Over five years ago, in early 2004, luxury fashion designer Louis Vuitton sued Google in connection with the sale of search-related advertising. You will recall the company behind the Louis Vuitton brands and many others (LVMH Moët Hennessy • Louis Vuitton S.A., usually shortened to LVMH) has been very aggressive in policing and protecting its marks on eBay and other Internet sites. The Paris District Court held that Google was engaged in trademark infringement, unfair competition and misleading advertising. The Paris Court of Appeals subsequently ordered Google (and its French subsidiary) to pay €300,000 in damages. When those rulings were announced, a spokesperson for Louis Vuitton, praising the Court’s decision, said, “It was absolutely unthinkable that a company like Google be authorized, in the scope of its advertising business, to sell the Louis Vuitton trademark to third parties, specifically to Web sites selling counterfeits.” The remarks went on to state, “This milestone ruling grants protection for the first time to both consumers and brand owners” adding that Louis Vuitton believed the Court’s finding meant that Google’s services were “misleading advertising services.”
Google appealed, and today the European Court of Justice (ECJ) released its ruling on appeal of that decision. For you purists in the audience, procedurally within the ECJ, the decision is one in respect of the Joined Cases C-236/08 to C-238/08, in the proceedings captioned Google France SARL, Google Inc. v. Louis Vuitton Malletier SA (C-236/08), Google France SARL v. Viaticum SA, Luteciel SARL (C-237/08), and Google France SARL v. Centre national de recherche en relations humaines (CNRRH) SARL, Pierre-Alexis Thonet, Bruno Raboin, Tiger SARL (C-238/08).
The case essentially asks whether Internet search providers can be liable for trademark infringement when selling ‘keywords’ that are based upon the trademarks of another. The ECJ ruling doesn’t completely immunize or exonerate Google, nor does it leave advertisers defenseless either, but it does in effect give the green light to Google and other search providers to continue to offer keywords to bidders; there had been concern in Europe that a negative judgment from the ECJ would have brought all such services to a halt. The decision takes a now familiar, “let’s examine if you do more than just sell the trademark as a keyword at the request of the advertiser” approach.
So, if all an Internet search company such as Google is doing is selling keywords, the decision appears to allow Google to do so, despite a showing of confusion by consumers. But – as those of you advertisers and marketing professionals who are tuned in to AdWords’ algorithmically driven ‘suggestions’ will know – Google’s program actually suggests keywords derived from previous selections. So Google’s AdWords code might suggest “British Airways” as related to “Virgin Atlantic” or “Ryanair” or, as in this case, “imitation” or “fake” coupled with “handbags” as a keyword related to “Louis Vuitton.” Not merely passively selling an existing word or mark and more actively engaging in the ‘suggestion’ process, in the Court’s view, consequently attaches liability.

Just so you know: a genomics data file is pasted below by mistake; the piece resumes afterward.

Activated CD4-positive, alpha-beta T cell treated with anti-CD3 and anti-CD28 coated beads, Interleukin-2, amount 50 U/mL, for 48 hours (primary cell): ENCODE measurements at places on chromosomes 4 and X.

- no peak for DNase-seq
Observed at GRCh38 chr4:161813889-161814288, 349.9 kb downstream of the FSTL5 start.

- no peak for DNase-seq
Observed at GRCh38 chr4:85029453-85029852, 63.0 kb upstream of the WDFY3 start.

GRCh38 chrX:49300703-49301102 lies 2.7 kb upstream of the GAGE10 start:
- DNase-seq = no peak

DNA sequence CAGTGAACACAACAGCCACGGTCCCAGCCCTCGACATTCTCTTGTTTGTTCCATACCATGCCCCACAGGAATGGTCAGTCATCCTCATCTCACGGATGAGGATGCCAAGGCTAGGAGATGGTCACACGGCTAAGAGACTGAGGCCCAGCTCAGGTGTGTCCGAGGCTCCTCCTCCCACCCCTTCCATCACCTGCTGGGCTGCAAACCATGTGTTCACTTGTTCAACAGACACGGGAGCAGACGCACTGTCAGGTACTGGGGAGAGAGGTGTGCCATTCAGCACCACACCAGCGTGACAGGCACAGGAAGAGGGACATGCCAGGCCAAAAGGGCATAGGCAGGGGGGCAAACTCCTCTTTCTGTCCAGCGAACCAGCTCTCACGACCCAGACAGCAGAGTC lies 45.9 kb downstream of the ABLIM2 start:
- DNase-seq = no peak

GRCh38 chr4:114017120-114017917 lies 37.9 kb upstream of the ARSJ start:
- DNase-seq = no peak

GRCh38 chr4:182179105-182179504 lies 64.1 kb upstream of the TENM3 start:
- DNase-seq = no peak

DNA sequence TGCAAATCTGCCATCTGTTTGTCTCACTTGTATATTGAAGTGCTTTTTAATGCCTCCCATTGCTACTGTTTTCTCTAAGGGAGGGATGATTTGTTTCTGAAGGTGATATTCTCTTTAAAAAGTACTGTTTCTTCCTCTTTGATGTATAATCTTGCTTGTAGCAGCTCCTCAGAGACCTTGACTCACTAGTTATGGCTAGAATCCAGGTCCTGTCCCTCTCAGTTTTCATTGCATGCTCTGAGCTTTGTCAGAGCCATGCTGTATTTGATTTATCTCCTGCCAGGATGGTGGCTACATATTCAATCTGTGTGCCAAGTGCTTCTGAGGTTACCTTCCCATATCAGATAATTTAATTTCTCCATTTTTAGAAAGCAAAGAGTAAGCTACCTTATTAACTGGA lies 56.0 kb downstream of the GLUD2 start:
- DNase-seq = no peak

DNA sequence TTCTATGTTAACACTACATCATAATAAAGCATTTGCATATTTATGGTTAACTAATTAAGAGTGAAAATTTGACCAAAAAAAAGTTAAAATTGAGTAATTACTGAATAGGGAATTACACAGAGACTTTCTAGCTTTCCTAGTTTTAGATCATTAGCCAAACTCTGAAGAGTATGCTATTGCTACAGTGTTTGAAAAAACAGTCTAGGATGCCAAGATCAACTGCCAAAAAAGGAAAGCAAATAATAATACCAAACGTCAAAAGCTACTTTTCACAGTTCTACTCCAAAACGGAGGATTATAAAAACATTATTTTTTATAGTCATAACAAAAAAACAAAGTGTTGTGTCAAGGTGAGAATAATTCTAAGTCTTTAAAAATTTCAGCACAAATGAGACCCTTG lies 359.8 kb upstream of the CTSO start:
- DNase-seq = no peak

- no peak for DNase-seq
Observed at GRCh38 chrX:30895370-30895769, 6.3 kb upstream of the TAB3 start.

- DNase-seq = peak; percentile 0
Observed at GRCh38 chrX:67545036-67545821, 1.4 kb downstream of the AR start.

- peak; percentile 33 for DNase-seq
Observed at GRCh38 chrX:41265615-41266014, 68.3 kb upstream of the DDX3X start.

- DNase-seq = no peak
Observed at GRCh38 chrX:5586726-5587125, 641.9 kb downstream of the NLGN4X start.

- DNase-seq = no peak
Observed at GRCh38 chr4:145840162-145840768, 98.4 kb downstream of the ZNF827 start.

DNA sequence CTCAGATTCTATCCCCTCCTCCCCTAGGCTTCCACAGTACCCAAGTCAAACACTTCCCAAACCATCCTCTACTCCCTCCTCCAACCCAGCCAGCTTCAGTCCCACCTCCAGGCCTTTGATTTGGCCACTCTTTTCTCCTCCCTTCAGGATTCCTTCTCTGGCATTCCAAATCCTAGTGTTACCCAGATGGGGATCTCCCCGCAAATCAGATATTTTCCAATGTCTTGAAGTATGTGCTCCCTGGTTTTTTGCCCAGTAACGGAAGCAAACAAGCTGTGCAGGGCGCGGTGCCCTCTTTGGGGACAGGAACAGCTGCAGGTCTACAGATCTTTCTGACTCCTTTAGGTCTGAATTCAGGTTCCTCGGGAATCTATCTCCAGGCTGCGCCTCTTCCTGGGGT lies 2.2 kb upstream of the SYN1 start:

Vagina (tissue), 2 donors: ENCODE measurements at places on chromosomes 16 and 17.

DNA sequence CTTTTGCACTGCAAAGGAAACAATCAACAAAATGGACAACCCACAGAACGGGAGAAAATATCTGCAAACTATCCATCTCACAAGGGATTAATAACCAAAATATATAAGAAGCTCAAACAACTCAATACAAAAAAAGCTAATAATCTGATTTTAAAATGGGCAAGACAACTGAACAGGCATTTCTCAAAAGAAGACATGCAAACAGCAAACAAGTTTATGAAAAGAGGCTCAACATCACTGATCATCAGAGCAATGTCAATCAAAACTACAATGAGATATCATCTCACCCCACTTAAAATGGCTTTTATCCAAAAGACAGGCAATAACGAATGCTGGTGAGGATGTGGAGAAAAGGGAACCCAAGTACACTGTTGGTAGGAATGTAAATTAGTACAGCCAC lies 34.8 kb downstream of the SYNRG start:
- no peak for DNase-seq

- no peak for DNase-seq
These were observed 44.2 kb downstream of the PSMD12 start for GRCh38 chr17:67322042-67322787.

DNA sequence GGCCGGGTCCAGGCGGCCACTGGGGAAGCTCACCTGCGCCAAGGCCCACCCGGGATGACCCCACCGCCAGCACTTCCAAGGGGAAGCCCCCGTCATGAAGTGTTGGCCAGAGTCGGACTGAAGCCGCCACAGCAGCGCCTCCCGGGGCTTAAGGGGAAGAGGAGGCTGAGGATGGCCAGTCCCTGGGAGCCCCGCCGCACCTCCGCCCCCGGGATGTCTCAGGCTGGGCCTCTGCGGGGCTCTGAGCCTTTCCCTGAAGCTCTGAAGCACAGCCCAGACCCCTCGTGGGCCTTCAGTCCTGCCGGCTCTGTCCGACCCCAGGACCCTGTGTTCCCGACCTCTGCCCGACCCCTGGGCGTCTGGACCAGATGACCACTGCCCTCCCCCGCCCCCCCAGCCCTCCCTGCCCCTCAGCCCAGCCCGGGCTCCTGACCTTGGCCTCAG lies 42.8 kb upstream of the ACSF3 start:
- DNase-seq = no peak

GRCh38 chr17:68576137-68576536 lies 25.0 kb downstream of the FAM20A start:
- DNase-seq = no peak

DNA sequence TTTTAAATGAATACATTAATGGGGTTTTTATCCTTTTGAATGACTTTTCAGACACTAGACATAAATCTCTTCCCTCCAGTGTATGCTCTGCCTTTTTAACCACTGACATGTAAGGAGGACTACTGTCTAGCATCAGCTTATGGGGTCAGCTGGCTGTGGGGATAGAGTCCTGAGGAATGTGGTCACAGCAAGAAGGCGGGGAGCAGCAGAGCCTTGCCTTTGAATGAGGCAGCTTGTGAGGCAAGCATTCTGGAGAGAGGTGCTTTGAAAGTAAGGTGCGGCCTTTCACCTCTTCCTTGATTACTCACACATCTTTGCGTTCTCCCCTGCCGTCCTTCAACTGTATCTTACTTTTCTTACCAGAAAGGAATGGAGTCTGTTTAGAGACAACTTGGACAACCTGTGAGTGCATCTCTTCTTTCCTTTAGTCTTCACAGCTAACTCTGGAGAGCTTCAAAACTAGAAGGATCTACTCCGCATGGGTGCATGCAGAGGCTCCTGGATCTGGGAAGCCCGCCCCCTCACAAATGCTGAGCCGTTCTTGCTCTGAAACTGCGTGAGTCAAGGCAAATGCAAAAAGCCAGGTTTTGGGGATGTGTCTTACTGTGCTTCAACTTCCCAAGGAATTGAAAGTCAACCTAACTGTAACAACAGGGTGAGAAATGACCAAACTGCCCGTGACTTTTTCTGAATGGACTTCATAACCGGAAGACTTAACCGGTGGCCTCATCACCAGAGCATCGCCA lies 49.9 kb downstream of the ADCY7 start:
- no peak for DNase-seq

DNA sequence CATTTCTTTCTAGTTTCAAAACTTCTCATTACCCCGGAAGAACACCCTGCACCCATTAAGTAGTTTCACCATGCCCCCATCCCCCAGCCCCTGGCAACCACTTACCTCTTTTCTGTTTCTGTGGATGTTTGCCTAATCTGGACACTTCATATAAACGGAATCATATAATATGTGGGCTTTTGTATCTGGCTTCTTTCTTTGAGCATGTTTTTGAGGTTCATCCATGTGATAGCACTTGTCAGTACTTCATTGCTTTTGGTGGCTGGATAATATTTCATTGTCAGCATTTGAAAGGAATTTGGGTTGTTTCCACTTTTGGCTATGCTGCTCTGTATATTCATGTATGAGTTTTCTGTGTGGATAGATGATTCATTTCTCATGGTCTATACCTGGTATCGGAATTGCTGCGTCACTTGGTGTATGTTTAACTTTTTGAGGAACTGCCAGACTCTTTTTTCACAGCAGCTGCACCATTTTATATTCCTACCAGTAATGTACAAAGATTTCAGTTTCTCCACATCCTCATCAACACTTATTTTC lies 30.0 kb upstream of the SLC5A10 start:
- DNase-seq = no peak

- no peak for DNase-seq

By analogy, one can rationalize such a decision with similar rulings in the United States under the Digital Millennium Copyright Act (DMCA) or more directly under Section 230 of the Communications Decency Act (CDA). In the case of the DMCA, if one has no notice of infringement and innocently publishes infringing content, until knowledge is shown – by ‘take down’ notice or otherwise – a passive distributor would generally not be held liable for intellectual property infringement. Similarly, the CDA distinguishes between those who participate in the content creation process and those who merely distribute (the traditional news media distinction between editor/publishers and newsstand/distributors).
Under the instant ruling by the ECJ, although simply purchasing a keyword would not seem to constitute a per se legal violation in the EU, some rather arcane wording by the ECJ seems to suggest that advertisers (not necessarily the search provider) could now be held liable for trademark infringement resulting from their keyword purchase if their advertising can be shown to be confusing to consumers. Thus, courts in the EU will now be examining both the appearance of the advertising and its demonstrable or likely effect on consumers. One of our Associates, Drew Boortz, who follows these developments, notes that we are not aware of any U.S. case that has delved this deeply into keyword sales. While there are trademark and advertising cases that deal with “use in commerce,” the eight or nine recent cases against Google directly involving keywords are yet to come up for trial (e.g., Rosetta Stone Ltd. v. Google, Inc., U.S. federal complaint filed on July 10, 2009 in the Eastern District of Virginia; scheduled for trial in May).
Chris Hackford in our London office notes that trademark owners will no doubt be a little disgruntled after this ECJ judgment, as they will have to continue to bid on their own registered trademarks in order to ensure that they remain at the top of the listings.
If you want to form your own view of the ECJ decision, you can read it right here: Louis Vuitton v. Google; or you can call Rimon for help. Our offices in Paris, as well as London, Munich and Piraeus in the EU, stand ready to assist; and, of course, you can contact me, Joe Rosenbaum, in New York; Chris Hackford in London; Drew Boortz in our Washington, D.C. office; or the Rimon attorney with whom you regularly work.